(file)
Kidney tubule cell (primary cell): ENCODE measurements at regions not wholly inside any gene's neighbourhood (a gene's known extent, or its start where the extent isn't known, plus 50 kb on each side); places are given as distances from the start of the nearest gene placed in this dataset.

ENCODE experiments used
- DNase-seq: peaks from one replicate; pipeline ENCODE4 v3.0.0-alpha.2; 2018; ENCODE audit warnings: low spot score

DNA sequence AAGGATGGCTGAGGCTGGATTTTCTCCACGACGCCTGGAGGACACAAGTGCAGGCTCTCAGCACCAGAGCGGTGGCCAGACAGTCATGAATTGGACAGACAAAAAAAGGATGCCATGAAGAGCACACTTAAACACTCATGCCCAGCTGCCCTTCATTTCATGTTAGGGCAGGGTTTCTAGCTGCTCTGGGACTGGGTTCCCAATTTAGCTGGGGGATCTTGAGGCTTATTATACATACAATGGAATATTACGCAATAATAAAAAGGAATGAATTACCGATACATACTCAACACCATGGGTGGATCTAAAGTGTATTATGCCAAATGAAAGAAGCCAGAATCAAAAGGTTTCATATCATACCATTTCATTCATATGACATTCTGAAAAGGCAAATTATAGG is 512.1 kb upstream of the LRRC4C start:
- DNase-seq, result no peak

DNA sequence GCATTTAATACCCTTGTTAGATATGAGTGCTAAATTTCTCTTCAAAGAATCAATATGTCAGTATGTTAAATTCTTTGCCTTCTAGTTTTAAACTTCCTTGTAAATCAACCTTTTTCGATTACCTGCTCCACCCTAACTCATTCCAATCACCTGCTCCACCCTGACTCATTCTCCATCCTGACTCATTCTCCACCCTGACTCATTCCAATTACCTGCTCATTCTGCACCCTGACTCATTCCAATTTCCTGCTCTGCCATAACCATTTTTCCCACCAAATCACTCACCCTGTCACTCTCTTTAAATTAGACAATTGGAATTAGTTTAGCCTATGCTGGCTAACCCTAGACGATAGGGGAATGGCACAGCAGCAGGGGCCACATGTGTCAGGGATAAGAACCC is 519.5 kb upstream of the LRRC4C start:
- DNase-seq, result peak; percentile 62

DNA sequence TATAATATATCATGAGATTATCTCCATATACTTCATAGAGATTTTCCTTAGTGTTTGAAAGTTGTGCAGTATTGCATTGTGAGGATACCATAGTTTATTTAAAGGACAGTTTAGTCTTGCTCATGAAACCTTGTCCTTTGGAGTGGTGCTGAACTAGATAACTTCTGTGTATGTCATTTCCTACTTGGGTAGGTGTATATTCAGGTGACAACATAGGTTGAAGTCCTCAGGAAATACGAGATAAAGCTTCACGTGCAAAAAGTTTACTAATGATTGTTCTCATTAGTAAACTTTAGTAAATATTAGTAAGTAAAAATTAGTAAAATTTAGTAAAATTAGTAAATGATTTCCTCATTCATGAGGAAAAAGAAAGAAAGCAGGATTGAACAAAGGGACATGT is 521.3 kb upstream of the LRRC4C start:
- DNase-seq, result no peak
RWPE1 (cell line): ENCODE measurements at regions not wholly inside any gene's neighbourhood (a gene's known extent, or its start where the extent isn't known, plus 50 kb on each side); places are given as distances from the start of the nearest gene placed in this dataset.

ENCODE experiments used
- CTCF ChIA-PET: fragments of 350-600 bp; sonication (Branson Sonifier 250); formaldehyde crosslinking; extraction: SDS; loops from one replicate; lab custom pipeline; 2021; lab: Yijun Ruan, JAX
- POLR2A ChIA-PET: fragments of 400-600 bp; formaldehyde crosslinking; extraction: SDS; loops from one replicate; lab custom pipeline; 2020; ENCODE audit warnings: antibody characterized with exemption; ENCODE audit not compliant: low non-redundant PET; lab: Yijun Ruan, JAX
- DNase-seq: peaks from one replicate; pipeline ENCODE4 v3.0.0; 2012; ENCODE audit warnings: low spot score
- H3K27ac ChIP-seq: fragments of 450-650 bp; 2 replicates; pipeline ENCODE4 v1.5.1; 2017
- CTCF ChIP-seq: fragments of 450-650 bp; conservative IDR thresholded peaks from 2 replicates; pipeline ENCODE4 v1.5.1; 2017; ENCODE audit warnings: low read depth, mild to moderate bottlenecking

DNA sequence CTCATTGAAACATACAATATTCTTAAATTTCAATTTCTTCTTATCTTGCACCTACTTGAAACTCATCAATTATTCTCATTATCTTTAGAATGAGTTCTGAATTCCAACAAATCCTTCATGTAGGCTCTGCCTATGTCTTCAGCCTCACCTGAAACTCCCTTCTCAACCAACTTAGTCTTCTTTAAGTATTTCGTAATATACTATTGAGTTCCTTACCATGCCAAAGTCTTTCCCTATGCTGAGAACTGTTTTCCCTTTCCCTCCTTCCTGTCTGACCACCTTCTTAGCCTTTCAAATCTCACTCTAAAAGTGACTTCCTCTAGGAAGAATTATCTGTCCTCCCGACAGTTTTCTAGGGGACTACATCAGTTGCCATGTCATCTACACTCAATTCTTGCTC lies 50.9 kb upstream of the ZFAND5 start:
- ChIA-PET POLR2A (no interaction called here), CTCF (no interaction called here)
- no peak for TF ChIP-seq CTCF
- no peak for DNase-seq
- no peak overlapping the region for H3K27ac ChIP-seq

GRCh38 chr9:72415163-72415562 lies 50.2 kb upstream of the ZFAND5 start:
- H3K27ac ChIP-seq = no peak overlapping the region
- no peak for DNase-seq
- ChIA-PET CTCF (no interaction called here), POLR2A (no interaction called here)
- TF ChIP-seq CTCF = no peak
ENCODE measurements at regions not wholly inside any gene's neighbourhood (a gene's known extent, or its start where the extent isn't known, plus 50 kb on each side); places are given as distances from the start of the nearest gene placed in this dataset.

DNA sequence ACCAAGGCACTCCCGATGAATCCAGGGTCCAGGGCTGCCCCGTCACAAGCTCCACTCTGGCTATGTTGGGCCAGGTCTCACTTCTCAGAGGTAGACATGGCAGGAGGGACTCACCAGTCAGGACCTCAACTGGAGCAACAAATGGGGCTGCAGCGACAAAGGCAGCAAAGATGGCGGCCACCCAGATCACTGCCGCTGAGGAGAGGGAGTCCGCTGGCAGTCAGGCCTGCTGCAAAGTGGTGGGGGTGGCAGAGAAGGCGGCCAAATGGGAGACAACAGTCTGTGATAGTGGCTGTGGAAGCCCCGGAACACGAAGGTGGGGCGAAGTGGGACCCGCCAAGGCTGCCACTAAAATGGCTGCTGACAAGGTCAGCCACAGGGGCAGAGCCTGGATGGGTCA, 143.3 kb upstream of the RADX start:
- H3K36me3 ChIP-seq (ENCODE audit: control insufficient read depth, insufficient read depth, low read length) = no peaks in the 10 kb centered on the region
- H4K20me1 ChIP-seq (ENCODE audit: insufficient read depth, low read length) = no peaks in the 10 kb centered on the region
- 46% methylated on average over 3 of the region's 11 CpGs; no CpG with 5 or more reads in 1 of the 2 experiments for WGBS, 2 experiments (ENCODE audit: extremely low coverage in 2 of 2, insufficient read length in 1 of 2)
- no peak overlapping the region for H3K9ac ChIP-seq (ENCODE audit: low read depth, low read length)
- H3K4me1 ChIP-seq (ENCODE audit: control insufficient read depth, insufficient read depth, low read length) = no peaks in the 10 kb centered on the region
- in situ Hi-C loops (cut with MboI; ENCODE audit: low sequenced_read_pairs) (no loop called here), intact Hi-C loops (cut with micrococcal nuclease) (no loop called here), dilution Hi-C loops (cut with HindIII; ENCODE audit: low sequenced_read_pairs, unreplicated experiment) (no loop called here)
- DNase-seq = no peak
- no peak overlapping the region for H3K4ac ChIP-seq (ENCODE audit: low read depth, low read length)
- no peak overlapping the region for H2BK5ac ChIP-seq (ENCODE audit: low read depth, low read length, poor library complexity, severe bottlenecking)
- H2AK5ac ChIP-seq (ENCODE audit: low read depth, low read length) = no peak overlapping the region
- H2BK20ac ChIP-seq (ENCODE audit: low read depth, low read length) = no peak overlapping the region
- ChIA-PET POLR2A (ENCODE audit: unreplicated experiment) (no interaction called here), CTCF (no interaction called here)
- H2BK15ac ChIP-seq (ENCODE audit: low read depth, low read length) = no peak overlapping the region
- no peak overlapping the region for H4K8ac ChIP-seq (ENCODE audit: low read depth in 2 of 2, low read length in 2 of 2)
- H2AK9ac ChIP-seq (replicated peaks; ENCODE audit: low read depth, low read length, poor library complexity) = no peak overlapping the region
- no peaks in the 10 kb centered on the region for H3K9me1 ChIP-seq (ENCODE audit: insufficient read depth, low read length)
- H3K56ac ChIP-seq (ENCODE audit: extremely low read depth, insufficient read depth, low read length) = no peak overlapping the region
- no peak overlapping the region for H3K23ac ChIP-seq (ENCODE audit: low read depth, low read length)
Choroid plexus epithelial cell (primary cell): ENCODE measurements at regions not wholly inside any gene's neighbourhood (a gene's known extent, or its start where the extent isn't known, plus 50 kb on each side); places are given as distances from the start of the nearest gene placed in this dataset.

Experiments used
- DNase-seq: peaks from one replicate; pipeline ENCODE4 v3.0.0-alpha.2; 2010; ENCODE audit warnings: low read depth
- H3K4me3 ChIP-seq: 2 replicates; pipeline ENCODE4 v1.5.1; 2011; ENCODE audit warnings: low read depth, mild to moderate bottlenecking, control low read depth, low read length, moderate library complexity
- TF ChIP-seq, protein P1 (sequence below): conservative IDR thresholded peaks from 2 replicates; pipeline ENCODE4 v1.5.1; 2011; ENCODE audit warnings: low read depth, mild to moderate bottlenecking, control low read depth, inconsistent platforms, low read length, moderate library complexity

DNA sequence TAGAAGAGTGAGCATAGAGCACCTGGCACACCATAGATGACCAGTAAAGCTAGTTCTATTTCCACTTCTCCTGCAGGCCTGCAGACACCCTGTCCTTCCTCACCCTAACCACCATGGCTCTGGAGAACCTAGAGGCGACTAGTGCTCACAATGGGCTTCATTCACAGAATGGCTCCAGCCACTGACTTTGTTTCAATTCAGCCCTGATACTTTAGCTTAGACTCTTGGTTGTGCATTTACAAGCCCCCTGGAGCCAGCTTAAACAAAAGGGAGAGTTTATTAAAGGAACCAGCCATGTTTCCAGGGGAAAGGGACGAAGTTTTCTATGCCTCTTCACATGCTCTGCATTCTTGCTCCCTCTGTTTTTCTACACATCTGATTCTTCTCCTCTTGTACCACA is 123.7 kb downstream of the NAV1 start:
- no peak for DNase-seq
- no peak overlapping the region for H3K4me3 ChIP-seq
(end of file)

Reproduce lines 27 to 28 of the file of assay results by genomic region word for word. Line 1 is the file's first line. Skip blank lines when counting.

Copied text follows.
ENCODE measurements at regions not wholly inside any gene's neighbourhood (a gene's known extent, or its start where the extent isn't known, plus 50 kb on each side); places are given as distances from the start of the nearest gene placed in this dataset.

DNA sequence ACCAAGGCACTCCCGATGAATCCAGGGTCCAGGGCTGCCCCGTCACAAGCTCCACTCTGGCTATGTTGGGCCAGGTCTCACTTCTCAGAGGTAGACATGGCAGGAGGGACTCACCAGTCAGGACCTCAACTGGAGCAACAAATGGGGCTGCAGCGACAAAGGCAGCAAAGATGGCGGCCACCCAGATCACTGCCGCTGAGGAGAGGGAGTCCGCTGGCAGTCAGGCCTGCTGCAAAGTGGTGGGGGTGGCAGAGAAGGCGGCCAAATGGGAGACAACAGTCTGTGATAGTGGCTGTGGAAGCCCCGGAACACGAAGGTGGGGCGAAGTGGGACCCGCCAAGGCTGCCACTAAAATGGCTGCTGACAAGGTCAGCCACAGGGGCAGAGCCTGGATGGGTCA, 143.3 kb upstream of the RADX start: